Chlorine is (at room temperature) a greenish-yellow gas that can be readily liquefied at 5170 Tarr or 6.8 atmospheres, at 20 C (68 F), and has a very disagreeable odor. Its Element Symbol is Cl, atomic number is 17, and atomic mass is 35.453. Chlorine’s melting point is -101 C or 149.8 F. The boiling point is -34.05 C or -29.29 F, at one atmosphere pressure. Chlorine is a member of the halogen group. Chlorine was discovered by Swedish scientist Karl Wilhelm in 1784, but he first thought it was a compound, rather than an element. In 1810, Sir Humphrey Davy named it Chlorine, from the Greek word meaning “greenish-yellow”.

Chlorine is used in bleaching agents, disinfectants, monomers (plastics), solvents, and pesticides. It is also used for bleaching paper pulp and other organic materials, preparing bromine, (a poisonous element that at room temperature is a dark, reddish-brown), tetraethyl lead, and killing germs in water, particularly in swimming pools and hot tubs.

Like every member of the halogen group, chlorine has a tendency to gain one electron and become a chloride ion. Chlorine strongly reacts with metals to form mostly water-soluble chlorides. Chlorine also strongly reacts with nonmetals such as sulfur, phosphorus, and other halogens. If you were to mix hydrogen and chlorine gases and keep them in a cool dark place, the mixture would be stable, but if it were exposed to sunlight, it would cause a strong explosion. If a burning candle were placed in a sealed container of chlorine, it would keep burning, and it would produce thick, black, smoke, leaving behind soot. There are five oxides that chlorine can form: chlorine monoxide; dichloride monoxide; chlorine dioxide; chlorine heptoxide; and chlorine hexoxide.

Chlorine is used in bleaching agents, disinfectants, monomers (plastics), solvents, and pesticides. It is also used for bleaching paper pulp and other organic materials, preparing bromine, (a poisonous element that at room temperature is a dark, reddish-brown), tetraethyl lead, and killing germs in water, particularly in swimming pools and hot tubs.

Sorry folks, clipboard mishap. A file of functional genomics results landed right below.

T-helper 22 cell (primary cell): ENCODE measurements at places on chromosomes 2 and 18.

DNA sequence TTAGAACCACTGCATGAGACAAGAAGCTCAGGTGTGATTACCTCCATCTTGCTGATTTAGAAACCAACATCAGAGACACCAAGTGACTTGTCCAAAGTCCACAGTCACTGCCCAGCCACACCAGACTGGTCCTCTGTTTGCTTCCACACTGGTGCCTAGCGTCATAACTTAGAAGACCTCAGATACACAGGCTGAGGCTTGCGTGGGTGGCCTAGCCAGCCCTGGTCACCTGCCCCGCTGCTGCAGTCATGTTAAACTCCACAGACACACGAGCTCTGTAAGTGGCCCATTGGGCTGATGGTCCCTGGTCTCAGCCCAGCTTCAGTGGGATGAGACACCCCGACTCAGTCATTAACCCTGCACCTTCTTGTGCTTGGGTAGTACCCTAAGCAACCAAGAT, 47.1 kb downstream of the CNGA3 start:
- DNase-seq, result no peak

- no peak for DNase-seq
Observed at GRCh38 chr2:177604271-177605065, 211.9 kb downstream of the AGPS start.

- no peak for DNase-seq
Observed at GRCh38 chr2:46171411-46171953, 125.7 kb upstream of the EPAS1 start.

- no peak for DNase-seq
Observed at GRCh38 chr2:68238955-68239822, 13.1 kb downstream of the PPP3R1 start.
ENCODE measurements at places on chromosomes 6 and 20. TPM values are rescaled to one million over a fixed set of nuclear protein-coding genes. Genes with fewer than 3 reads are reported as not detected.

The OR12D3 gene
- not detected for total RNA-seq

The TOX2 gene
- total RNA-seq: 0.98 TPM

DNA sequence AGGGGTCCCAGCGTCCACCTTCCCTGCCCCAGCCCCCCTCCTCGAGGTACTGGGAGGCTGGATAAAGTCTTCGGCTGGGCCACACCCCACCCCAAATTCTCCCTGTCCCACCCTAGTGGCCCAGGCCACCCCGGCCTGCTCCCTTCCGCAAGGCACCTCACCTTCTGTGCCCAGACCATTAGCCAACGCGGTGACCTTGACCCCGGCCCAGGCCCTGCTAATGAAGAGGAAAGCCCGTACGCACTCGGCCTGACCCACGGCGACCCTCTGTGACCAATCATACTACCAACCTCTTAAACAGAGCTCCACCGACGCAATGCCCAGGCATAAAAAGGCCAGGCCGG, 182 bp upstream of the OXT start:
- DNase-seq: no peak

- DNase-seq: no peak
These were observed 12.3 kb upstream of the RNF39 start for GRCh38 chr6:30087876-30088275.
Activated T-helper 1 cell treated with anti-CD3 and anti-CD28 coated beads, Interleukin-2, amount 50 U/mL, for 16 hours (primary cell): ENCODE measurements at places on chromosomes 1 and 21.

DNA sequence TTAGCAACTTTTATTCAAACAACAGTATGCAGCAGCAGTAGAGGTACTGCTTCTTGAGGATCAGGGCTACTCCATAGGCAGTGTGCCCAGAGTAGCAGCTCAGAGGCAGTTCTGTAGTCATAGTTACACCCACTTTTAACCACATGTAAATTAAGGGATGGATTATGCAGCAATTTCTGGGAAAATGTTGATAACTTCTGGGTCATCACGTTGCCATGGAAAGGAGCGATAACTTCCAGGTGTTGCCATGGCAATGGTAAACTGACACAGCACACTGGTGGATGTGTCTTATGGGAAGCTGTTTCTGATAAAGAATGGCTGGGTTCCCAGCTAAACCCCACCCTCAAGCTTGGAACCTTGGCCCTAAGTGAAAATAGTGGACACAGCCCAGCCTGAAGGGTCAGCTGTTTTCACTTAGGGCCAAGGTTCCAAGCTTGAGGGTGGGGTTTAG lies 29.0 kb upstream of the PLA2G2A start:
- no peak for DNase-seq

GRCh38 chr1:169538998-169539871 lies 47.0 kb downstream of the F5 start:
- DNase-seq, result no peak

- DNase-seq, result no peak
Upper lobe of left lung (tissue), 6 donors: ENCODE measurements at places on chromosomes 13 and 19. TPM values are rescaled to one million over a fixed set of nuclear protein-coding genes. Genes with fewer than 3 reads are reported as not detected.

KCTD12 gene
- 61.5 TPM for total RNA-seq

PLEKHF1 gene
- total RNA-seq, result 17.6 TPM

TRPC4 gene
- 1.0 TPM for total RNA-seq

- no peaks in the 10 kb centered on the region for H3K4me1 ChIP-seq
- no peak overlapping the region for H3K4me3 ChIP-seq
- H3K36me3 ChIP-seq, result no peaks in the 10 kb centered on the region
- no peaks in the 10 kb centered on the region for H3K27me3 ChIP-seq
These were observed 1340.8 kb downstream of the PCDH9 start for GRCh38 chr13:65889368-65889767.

Chlorine was the first substance used as a poisonous gas in World War I (1914-1919) , along with gases like tear gas, phosgene (a lung irritant), and mustard gas. Flame-throwers were also tried, but at first were thought ineffective because of their short range, but when napalm (made up of palmitic and napthenic acids), a sort of thick, sticky gasoline, was developed, flame throwers were quite useful in World War II.

Most Chlorine is made by electrolysis of a salt solution, with a by-product of sodium hydroxide. Some industrial chlorine is made by oxidizing hydrogen chloride (a colorless, corrosive, nonflammable gas with a penetrating, suffocating odor.) .

Bibliography

* Microsoft (r) Encarta. Copyright (c) 1994 Microsoft Corporation. Copyright (c) 1994 Funk & Wagnalls Corporation.

· Asimov, Isaac, Building Blocks of the Universe, rev. ed. (1974); Downs, A. J., The Chemistry of Chlorine, Bromine, Iodine and Astatine (1975); Hamilton, E. I., The Chemical Elements and Man (1978); Nechamkin, Howard, Chemistry of the Elements (1968); Ruben, Samuel, Handbook of the Elements, 2d ed. (1967; repr. 1985); Trifonov, D. N., Chemical Elements: How They Were Discovered (1985).

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